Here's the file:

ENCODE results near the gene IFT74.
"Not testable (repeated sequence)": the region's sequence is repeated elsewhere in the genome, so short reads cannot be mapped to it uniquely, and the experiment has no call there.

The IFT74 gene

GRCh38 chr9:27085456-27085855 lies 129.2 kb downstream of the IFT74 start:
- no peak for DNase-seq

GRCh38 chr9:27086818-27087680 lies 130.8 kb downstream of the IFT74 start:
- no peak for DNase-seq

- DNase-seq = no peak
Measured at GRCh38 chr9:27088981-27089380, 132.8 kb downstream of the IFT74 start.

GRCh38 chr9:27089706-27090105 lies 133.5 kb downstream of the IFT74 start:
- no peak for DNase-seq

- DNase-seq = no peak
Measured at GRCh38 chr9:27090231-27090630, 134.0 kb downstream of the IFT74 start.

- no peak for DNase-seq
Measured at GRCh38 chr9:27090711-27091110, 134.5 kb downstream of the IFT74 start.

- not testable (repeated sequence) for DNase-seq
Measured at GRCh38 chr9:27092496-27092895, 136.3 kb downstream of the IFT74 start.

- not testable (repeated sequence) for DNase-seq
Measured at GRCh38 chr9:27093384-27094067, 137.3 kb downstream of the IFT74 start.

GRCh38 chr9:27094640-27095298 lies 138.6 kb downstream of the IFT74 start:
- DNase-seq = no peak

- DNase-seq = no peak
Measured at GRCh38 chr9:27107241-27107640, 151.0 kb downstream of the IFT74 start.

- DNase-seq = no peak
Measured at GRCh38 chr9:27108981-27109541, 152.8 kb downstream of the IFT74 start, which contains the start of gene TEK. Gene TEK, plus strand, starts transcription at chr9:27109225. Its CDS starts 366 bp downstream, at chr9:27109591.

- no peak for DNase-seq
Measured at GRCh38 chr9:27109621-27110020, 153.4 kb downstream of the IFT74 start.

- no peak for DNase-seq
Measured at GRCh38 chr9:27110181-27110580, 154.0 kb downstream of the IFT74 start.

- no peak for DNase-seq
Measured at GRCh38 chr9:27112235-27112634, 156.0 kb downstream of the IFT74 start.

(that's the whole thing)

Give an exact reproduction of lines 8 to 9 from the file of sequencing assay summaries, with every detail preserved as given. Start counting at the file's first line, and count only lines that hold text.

- DNase-seq = no peak
Measured at GRCh38 chr9:27088981-27089380, 132.8 kb downstream of the IFT74 start.